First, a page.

TUK Physicians Told Not To
Tell Patients Of Possible
CJD Blood Concerns
By Louella Houldcroft
Doctors were advised to not tell patients that blood products used in transfusions were feared to have been taken from a donor infected with CJD.
A leaked memo sent to haemophilia centres by a laboratory supplying blood products orders the recall of the products because a donor was found "not to have met the current health requirements for CJD", the human form of mad cow disease.
The memo from the Bio Products Laboratory, in Hertfordshire, acting on the advice of the Lothian Ethical Committee, recommended to doctors that "Recipients (patients) should not be informed that the product that they have received has been recalled for this reason".
Haemophiliacs in the North-East already infected with HIV and Hepatitis C last night said they were "furious" about the revelation.
Since the memo was written in 1997, seven of the 85 British victims of CJD have since been identified as donors before they showed obvious symptoms of the disease.
A spokesperson for Haemophilia North, herself a partner of a co-infected haemophiliac, said: "The haemophilia population is just sick of this. These people already have up to four viruses in their bodies through treatment that has been given to them on the NHS - now we discover there is a risk of a fifth.
"How can we ever believe what we are being told?"
The letter, faxed to all haemophilia centres including the North-East branch at the Royal Victoria Infirmary, states that "BPL have initiated a recall of the following product."
It continues: "Subsequent to donation, the donor was found not to have met the current health requirements for CJD.
"The advice from the Lothian Ethical Committee is that the recipients (patients) should not be informed the product they have received has been recalled for this reason."
Jane Martin, sales and marketing director for BPL, said this was only meant as guidance for the doctors.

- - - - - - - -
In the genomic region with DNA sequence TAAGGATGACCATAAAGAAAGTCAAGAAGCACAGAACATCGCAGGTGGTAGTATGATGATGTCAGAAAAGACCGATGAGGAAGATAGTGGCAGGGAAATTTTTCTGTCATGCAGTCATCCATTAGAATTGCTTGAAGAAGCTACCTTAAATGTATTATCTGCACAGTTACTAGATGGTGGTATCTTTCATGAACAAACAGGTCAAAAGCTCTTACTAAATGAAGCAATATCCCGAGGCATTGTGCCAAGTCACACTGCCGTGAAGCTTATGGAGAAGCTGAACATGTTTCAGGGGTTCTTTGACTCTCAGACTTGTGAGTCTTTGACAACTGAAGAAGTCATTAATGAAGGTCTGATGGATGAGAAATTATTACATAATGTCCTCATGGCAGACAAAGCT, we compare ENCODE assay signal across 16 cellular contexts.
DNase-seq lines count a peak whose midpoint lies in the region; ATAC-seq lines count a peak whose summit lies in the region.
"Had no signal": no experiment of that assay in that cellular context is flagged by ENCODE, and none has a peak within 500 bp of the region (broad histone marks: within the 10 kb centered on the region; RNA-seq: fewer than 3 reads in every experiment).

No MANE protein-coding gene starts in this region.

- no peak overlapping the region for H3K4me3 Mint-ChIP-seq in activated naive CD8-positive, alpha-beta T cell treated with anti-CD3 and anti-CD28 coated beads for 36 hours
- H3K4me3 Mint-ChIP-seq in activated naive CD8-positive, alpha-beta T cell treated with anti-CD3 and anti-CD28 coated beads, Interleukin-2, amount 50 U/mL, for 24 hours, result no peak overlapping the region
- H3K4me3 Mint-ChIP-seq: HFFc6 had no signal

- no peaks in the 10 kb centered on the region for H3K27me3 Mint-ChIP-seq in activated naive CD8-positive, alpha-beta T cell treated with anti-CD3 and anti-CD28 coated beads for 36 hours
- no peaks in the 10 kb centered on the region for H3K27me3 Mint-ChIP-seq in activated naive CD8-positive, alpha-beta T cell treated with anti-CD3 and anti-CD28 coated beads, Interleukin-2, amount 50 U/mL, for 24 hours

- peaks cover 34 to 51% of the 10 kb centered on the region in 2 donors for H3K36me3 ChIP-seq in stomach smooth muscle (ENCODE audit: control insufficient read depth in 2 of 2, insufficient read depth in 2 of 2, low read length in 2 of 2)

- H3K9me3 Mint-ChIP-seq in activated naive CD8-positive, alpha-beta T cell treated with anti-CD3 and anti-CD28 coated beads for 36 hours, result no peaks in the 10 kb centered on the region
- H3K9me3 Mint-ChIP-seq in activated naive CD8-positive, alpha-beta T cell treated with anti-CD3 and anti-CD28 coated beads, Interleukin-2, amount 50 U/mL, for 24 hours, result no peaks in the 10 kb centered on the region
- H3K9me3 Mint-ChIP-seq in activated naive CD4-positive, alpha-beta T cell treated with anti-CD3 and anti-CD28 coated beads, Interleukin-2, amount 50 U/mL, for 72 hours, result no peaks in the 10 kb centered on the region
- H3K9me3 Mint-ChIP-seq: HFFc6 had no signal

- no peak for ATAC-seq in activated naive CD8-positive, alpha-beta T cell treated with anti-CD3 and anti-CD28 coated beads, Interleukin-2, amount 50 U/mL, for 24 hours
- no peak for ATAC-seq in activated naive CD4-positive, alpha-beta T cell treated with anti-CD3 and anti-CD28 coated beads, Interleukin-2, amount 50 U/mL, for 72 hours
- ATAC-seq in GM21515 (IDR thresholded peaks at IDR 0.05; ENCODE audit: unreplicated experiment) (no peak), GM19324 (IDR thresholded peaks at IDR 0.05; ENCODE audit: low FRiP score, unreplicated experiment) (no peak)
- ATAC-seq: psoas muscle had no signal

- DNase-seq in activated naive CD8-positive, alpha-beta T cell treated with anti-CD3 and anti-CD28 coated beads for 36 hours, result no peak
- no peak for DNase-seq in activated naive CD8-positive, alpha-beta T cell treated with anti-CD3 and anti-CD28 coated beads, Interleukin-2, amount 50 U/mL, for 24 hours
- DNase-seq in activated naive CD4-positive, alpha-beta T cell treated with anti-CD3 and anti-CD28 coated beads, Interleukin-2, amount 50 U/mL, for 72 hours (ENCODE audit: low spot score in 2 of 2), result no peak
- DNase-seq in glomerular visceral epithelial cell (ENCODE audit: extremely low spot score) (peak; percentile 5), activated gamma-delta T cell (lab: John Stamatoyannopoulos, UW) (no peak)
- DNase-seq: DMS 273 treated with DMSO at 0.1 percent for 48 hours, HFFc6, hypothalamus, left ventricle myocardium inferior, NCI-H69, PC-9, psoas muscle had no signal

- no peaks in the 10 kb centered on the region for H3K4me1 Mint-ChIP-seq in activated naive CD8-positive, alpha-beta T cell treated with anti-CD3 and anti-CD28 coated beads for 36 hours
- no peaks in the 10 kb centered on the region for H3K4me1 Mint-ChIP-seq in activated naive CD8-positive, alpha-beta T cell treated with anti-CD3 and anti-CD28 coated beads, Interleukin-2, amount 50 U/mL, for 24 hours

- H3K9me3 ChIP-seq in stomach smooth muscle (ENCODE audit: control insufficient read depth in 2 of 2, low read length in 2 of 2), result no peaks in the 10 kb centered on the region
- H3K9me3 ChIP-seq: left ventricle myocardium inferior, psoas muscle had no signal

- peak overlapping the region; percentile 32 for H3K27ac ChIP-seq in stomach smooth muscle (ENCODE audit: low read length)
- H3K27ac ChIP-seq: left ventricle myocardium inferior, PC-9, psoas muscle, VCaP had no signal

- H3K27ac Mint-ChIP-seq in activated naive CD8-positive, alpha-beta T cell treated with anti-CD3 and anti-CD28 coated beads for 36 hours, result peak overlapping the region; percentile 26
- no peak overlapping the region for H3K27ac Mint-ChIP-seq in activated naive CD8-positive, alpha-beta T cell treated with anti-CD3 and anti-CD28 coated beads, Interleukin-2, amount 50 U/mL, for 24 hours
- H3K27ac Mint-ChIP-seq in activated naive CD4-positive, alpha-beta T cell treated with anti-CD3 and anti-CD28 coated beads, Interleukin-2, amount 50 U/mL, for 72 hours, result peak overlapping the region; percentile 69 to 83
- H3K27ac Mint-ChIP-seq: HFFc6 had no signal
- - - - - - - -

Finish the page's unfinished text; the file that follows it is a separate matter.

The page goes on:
"Ultimately, it was the individual doctor's decision whether or not to disclose the information to the patients," she said.
"The recall was done very quickly and efficiently as soon as a risk was perceived.
"I can understand the situation from the haemophiliacs' point of view but hindsight is a wonderful thing and at the time we were acting on what was considered to be the best advice."
Yesterday it was revealed the NHS was considering banning anyone who has received blood transfusions from giving blood themselves amid rising concerns that they may knowingly pass on the fatal human variant of BSE.
Such a move could cut Britain's 1.9 million volunteer donors by up to 10pc and create such huge shortages that transfusion services would struggle to meet demand.
A spokesman for the Department of Health said: "The whole issue of cleanliness of blood is under review.
"The eligibility of patients who have received blood transfusions is just part of that."
One of the main criticisms to come out of the recent BSE inquiry was that information was kept from the public in a bid to prevent "mass panic".
Dr Peter Hamilton, haemophilia centre director at Newcastle's Royal Victoria Infirmary, said: "It seems to me that perhaps they should not have made this recommendation. It is our view patients should be told everything relating to their treatment and how it may affect them."

This Site Served by TheHostPros